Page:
If we do not fight digital attacks, a Cyber 9/11 could be on the horizon because everything is connected: the chemical industry, telecoms, defence, healthcare, food, transport and much more.

One recent and real-world example of the damage cybercrime can cause is Russia’s war-time attacks on Ukraine’s mobile phone network, which was taken out by digital means.

 

What about privacy?

How do we respect people’s privacy, but at the same time control what people do? Private documents used to be written on paper. Today, digital documents and files can be considered private.

At the same time, legal authorities should be able to access digital documents and data, just as they would any other documents, for a criminal investigation.

Our panelists questioned encryption as a fundamental right for everyone in any circumstances. As judicial authorities must be able to have access to some data as part of investigations, there should be a balance between privacy and the means of investigation. And this kind of calculus needs to be transparent.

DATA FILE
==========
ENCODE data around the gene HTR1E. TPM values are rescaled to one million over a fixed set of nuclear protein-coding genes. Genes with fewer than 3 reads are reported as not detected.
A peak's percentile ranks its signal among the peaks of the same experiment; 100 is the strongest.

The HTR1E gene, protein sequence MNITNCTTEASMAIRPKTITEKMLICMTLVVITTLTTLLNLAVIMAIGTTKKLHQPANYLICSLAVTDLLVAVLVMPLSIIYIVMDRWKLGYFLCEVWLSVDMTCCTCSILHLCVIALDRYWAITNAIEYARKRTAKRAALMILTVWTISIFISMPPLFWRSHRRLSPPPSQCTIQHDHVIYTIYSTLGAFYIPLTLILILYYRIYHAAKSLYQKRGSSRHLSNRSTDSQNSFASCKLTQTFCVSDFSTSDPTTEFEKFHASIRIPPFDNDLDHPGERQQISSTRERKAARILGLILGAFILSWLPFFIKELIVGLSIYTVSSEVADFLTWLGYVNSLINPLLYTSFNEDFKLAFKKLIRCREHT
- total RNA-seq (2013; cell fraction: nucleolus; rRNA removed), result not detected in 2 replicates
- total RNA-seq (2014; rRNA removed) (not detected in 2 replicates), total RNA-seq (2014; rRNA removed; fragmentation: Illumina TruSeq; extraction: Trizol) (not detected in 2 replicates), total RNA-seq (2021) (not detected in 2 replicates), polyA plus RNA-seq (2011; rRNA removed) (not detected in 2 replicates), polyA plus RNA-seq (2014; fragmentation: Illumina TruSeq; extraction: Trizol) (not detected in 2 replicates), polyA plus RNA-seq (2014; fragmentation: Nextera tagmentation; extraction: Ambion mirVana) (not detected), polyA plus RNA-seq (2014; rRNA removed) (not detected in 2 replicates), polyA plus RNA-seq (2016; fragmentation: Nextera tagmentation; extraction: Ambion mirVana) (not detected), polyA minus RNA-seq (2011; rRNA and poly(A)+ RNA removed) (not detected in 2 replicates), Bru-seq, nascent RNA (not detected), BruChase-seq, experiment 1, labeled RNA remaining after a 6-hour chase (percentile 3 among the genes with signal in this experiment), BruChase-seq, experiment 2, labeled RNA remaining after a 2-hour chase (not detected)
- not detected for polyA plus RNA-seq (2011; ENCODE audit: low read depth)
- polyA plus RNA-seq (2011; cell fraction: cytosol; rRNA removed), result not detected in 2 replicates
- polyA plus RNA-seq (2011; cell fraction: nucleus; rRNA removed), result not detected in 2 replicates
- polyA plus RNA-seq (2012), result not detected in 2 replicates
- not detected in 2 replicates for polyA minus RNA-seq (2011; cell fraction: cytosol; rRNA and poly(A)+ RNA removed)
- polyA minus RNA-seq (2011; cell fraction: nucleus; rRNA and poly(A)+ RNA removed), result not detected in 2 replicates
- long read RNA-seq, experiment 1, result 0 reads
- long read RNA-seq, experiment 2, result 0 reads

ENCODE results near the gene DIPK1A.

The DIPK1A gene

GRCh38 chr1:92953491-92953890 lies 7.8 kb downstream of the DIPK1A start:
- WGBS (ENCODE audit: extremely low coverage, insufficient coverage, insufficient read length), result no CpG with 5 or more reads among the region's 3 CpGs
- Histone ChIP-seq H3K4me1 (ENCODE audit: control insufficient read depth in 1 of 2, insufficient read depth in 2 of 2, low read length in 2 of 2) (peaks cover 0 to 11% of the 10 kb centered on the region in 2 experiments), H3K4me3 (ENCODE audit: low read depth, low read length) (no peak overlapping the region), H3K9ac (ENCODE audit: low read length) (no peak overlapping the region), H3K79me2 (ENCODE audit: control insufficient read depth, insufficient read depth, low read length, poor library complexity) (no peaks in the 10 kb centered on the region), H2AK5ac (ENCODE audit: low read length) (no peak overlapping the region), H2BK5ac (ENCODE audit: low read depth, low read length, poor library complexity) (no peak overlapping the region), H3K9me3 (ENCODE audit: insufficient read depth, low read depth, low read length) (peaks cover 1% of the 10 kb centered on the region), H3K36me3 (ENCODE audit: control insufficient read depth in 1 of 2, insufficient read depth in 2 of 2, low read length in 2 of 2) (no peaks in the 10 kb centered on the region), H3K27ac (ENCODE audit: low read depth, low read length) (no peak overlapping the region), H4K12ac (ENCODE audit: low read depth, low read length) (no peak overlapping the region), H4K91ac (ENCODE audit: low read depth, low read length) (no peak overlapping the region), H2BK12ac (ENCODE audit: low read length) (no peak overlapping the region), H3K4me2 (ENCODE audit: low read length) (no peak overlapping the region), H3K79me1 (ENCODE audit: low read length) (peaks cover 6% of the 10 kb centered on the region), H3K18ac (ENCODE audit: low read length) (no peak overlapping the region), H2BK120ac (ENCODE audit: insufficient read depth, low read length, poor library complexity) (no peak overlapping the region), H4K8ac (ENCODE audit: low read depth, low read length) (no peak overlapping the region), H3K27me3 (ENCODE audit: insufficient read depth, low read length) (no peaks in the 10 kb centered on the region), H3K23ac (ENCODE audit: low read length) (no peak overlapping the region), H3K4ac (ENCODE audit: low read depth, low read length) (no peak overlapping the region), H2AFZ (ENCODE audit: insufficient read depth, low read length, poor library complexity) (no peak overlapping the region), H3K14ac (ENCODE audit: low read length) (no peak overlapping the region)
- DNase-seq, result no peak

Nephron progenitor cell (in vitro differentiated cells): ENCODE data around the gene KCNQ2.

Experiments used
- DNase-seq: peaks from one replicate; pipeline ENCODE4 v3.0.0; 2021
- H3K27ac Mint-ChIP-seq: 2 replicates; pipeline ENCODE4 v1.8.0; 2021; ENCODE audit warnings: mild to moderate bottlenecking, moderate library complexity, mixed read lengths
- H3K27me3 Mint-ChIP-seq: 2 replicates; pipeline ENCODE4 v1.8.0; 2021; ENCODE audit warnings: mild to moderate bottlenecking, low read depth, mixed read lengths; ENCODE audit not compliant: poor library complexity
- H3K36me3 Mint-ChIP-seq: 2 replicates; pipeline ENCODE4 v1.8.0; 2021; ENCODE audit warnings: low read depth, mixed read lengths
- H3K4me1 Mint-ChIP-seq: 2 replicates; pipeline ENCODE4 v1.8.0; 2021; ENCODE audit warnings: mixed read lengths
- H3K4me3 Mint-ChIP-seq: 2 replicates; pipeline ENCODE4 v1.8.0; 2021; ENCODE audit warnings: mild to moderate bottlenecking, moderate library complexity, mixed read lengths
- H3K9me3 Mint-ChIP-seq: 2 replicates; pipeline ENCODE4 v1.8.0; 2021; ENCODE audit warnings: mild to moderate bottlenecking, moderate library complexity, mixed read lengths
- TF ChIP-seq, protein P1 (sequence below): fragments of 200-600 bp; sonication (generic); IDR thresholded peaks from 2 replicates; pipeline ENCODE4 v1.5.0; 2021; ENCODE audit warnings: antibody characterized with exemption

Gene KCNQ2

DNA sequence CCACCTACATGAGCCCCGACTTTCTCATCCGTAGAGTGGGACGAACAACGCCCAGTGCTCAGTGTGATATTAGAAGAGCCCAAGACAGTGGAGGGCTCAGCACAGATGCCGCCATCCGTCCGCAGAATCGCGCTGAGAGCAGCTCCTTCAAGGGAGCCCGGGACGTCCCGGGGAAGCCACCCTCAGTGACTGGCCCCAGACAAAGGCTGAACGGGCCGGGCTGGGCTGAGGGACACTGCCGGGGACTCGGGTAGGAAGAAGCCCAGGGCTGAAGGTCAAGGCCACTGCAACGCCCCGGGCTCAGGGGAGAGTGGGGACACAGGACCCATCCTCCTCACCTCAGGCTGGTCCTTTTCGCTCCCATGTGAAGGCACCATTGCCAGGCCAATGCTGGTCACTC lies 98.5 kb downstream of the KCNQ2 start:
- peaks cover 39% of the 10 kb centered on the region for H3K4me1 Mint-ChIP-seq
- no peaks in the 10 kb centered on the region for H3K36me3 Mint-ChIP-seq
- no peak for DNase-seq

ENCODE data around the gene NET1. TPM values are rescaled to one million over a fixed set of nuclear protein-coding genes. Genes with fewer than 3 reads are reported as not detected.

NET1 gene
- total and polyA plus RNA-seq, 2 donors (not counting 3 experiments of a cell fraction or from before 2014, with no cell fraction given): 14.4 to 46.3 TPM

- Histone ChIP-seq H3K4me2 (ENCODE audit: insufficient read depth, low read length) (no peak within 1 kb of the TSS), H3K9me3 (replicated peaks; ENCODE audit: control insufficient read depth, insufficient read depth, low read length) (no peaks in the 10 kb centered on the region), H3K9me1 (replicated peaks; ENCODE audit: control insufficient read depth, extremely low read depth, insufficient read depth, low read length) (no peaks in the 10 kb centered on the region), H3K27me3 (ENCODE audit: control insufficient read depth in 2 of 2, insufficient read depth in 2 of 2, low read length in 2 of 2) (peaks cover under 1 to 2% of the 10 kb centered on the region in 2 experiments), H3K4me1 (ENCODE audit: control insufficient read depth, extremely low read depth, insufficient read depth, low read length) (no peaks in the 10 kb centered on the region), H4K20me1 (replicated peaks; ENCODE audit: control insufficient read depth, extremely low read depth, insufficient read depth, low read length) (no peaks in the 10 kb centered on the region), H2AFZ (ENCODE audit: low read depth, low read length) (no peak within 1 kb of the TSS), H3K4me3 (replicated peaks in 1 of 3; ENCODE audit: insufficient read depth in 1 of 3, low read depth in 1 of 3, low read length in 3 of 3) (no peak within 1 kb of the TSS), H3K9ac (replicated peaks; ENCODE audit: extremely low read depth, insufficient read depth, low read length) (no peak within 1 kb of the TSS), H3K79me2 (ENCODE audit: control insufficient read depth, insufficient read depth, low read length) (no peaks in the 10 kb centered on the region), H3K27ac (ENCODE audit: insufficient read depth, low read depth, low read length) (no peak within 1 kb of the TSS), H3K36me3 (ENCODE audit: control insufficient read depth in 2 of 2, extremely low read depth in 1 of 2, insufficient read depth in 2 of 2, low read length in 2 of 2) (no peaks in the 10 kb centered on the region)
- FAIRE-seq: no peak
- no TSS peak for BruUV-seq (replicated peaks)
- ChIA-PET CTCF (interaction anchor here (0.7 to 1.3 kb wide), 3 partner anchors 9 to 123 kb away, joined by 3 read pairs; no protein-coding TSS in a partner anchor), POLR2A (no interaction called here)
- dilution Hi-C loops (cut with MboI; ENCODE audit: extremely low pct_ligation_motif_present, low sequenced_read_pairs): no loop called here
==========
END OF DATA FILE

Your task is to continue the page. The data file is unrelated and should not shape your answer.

Proportionate responses to the threat

It is necessary to gather a lot of evidence to accuse someone of criminal activity.

However, it is a battle worth fighting. It is important for companies to be able to report threats to authorities on an international level.

This includes ransomware cases. According to the participants in the round table, as for whether to pay criminals who demand ransom, the best solution is to consult the authorities. As a rule, companies should not pay ransomware demands unless they absolutely need to. It is worth noting that refusing to pay out for attacks should reduce criminal activity because it will become less profitable. Additionally, paying does not guarantee that criminals will keep their word.

Even if a company chooses to pay, the attack should still be reported to the authorities so that they can investigate. Provide as much information as possible – the sooner the better – about this ransom demand or payment.

Companies should also share their experiences to help establish regulations, but often they choose not to admit publicly to having been the victim of a cyberattack.

It is crucial that companies and organisations that have been attacked tell not only the legal authorities, but also their contacts (customers, suppliers, etc). This allows the company’s business circle to be on guard and may also provide the attacked company and the authorities with additional information on what happened to the extorted data. In the aftermath of an attack, it is also possible to benefit from the help of cyber consultants.

It is worth noting that while we are seeing more and more attacks, cybercriminal networks are also being dismantled more often. Certainly, because there is no shortage of tools to fight or punish cybercriminals or non-cooperating countries. Mr. Hickton quoted the following US examples: